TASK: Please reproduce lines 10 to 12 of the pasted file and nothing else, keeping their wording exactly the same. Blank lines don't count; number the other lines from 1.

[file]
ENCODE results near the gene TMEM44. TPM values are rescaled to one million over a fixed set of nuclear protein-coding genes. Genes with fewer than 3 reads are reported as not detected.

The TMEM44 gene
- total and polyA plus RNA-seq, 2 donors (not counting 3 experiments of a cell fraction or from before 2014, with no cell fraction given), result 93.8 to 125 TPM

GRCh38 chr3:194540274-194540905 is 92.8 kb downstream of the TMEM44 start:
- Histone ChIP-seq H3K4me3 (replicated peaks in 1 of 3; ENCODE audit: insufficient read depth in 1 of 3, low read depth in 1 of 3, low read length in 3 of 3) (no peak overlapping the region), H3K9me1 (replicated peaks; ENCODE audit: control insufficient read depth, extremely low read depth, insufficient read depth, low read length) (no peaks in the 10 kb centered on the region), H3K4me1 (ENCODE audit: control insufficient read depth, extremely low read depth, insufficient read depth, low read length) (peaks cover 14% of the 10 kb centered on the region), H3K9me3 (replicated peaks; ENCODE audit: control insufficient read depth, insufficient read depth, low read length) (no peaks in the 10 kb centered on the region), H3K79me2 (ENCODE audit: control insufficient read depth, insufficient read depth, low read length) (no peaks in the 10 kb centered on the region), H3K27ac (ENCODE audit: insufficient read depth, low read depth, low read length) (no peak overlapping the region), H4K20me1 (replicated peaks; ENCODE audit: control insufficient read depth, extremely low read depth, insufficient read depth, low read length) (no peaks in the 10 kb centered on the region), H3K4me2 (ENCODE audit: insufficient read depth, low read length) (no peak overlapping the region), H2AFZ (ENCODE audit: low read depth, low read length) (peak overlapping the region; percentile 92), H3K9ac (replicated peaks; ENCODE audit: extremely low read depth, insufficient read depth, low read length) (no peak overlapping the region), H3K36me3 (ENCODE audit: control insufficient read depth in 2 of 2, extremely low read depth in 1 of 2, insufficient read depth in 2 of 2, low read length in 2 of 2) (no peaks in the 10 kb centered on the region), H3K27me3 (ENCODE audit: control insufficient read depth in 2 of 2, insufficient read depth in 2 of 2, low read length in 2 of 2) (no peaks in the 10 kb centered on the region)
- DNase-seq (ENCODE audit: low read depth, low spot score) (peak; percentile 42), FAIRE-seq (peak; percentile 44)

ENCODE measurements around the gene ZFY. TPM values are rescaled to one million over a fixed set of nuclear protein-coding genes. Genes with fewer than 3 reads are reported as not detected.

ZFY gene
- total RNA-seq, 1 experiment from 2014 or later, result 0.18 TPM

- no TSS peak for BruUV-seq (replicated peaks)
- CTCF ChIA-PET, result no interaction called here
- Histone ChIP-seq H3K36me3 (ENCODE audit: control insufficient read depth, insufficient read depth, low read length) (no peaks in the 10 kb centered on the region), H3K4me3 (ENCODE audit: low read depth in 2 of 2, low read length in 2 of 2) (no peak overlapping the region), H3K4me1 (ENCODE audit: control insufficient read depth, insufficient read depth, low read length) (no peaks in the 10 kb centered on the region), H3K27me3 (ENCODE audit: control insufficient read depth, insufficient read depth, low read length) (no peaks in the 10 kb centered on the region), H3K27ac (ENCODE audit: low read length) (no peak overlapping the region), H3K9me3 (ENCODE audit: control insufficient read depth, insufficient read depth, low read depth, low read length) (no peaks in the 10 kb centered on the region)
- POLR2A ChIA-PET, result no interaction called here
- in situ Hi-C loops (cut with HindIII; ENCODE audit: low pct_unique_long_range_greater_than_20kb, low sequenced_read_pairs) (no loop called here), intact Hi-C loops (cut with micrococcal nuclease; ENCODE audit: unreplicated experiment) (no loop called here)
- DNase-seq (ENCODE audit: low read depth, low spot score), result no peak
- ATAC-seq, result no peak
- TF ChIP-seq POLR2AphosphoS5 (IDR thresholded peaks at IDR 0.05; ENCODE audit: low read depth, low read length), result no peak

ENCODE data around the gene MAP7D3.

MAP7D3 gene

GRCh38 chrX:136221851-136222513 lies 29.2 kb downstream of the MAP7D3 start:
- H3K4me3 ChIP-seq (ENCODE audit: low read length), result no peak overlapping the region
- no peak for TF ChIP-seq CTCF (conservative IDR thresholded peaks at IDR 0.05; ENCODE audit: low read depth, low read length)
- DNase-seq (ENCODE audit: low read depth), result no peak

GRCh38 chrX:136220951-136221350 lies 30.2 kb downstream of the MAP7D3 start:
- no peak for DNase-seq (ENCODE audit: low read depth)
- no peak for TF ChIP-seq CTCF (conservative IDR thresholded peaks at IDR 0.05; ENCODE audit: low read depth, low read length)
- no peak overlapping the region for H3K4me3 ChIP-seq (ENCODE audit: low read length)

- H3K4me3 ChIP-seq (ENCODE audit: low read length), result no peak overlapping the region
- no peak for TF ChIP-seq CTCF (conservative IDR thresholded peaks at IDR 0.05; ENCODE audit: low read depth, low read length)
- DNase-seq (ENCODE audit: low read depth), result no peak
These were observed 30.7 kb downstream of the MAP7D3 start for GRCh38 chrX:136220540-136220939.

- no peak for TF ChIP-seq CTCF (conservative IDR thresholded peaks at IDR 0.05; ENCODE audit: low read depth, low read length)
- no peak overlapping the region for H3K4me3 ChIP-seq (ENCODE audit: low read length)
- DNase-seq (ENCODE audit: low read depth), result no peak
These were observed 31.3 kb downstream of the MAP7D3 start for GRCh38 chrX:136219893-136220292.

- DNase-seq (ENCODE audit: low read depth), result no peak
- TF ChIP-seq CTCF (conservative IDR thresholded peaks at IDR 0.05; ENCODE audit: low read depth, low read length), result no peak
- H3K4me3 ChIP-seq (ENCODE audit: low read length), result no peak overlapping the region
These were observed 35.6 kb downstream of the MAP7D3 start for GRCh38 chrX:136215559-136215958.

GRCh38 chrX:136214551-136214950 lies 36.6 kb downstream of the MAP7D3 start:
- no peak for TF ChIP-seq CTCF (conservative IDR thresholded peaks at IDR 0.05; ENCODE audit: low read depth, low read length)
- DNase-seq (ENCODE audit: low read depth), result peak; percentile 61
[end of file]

- no TSS peak for BruUV-seq (replicated peaks)
- CTCF ChIA-PET, result no interaction called here
- Histone ChIP-seq H3K36me3 (ENCODE audit: control insufficient read depth, insufficient read depth, low read length) (no peaks in the 10 kb centered on the region), H3K4me3 (ENCODE audit: low read depth in 2 of 2, low read length in 2 of 2) (no peak overlapping the region), H3K4me1 (ENCODE audit: control insufficient read depth, insufficient read depth, low read length) (no peaks in the 10 kb centered on the region), H3K27me3 (ENCODE audit: control insufficient read depth, insufficient read depth, low read length) (no peaks in the 10 kb centered on the region), H3K27ac (ENCODE audit: low read length) (no peak overlapping the region), H3K9me3 (ENCODE audit: control insufficient read depth, insufficient read depth, low read depth, low read length) (no peaks in the 10 kb centered on the region)